Three year olds are filled with questions about the world around them, new ideas, and tons and tons of energy. All of which means you'll need to constantly find fresh ways to keep them occupied. But never fear – this handy list of good activities for 3 year olds is here to inspire afternoons of fun.
By now, you might be running low on ideas of activities for your son or daughter. At this age, little ones are asking every question they can imagine, like "why is the sky blue?" They're also figuring out what the letter "B" looks like, and discovering exactly how many toes and fingers they have. You'll want their activities to not only be fun, but also educational, and easy to encourage the development of motor skills.
The activities on this list fit all of those criteria. Teach your youngster how to crawl like a bear, help him draw a paper city for his toy cars, and guide him as he sorts colored pom-poms into color groups. All of the simple, fun activities for 3 year olds are wonderful ways to keep him or her learning and growing.So grab some art supplies, wake up your imagination, and dive into this list of educational activities for 3 year olds. Vote up your favorite activity, and the ones that keep them learning, exploring, and most of all, smiling!
- Photo: Sarah @ Frugal Fun for Boys / via Pinterest1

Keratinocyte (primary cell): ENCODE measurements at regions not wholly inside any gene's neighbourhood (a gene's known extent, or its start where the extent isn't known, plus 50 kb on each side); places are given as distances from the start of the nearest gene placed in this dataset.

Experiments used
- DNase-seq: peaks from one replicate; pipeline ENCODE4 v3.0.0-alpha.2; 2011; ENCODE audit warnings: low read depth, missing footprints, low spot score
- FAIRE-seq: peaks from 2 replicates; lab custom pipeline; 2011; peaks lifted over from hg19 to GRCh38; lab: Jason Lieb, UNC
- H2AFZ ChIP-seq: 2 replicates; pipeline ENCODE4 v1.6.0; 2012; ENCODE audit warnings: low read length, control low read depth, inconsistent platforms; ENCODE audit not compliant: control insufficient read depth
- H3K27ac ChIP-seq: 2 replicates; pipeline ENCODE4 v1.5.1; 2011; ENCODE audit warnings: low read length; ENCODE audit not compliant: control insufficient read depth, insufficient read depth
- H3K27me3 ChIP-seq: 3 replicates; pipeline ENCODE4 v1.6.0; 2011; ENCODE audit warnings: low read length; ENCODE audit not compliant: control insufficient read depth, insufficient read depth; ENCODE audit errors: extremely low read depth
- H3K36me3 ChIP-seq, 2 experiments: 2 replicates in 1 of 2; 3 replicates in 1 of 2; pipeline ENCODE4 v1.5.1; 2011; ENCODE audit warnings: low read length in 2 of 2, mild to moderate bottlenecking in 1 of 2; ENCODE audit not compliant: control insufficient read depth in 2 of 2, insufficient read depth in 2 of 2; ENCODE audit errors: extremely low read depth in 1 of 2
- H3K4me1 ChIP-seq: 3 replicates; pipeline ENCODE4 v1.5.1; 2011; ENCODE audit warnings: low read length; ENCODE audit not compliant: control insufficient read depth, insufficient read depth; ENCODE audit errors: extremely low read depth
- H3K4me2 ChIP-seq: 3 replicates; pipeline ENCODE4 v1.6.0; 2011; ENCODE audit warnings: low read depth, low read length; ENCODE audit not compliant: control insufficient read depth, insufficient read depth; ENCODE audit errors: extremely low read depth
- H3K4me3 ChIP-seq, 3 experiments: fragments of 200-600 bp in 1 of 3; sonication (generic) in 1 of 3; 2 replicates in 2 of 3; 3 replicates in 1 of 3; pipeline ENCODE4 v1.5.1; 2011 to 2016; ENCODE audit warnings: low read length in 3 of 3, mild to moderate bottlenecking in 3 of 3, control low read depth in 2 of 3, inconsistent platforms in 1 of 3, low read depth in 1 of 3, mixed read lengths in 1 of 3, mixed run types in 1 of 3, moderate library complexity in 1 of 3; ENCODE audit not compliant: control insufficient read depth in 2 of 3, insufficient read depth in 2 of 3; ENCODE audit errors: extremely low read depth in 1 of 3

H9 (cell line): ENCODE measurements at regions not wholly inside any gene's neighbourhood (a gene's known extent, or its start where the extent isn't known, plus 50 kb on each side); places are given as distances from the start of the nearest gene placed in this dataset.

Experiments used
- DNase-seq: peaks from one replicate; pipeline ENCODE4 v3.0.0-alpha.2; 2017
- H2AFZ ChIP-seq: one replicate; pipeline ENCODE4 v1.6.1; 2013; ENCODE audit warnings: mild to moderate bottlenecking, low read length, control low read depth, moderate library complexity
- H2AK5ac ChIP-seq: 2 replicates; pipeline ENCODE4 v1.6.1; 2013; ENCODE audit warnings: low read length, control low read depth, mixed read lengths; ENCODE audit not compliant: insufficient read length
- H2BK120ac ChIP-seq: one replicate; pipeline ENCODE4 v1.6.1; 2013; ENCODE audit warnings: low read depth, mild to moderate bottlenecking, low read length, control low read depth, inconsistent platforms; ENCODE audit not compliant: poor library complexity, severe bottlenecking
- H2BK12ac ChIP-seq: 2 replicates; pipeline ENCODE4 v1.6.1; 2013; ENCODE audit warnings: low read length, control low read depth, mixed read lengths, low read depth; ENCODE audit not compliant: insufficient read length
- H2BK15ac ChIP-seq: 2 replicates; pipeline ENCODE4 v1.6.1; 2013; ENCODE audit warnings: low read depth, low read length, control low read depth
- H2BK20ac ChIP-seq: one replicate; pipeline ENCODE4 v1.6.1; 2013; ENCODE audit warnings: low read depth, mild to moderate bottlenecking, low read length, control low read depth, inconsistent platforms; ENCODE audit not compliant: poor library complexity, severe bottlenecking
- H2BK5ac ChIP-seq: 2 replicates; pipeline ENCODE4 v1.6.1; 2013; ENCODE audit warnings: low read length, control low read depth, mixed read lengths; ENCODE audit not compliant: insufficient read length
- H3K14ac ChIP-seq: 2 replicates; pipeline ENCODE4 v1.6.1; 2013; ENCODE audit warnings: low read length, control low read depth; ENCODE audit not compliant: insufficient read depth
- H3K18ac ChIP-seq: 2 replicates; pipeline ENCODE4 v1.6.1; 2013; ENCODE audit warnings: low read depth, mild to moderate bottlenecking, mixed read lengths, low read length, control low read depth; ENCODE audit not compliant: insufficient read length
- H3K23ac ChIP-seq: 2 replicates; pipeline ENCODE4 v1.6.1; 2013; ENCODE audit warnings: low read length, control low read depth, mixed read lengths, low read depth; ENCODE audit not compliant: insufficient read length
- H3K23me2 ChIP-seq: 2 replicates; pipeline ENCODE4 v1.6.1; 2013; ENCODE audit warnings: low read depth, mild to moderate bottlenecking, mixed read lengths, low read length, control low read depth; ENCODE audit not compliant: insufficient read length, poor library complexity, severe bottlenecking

Go on a Shape Scavenger HuntThis activity from Frugal Fun for Boys has your 3 year old match things found around the house with the corresponding shapes that you have drawn on cardstock.Agree or disagree?
- Photo: craftquickies.com / via Pinterest2
Make a Popsicle Stick Photo PuzzleMom Endeavors suggests making a simple puzzle out of a family photo. Mod-podge the back of a photo and apply it to some popsicle sticks. Once it dries, cut the sticks apart. Your little one will have to arrange the popsicle sticks to piece the image back together.Agree or disagree?
- Photo: Growing Book by Book / via Pinterest3
Learn Letters with Alphabet SoupAlphabet soup is a great way to get your 3 year old comfortable with the letters of the alphabet. Dirt and Boogers suggests an inedible alternative that uses magnetic letters and water. You can even add beans or rice to the water to make it more "soup-like." Have your child identify the letters as he or she places them in the soup.Agree or disagree?
- Photo: Amanda:: Dirt and Boogers / via Pinterest4
Sort Pom-Poms by ColorHelp your little one practice fine motor skills and differentiate colors by having them sort pom-poms. You can use a plastic tray or toilet paper tubes for this simple activity.Agree or disagree?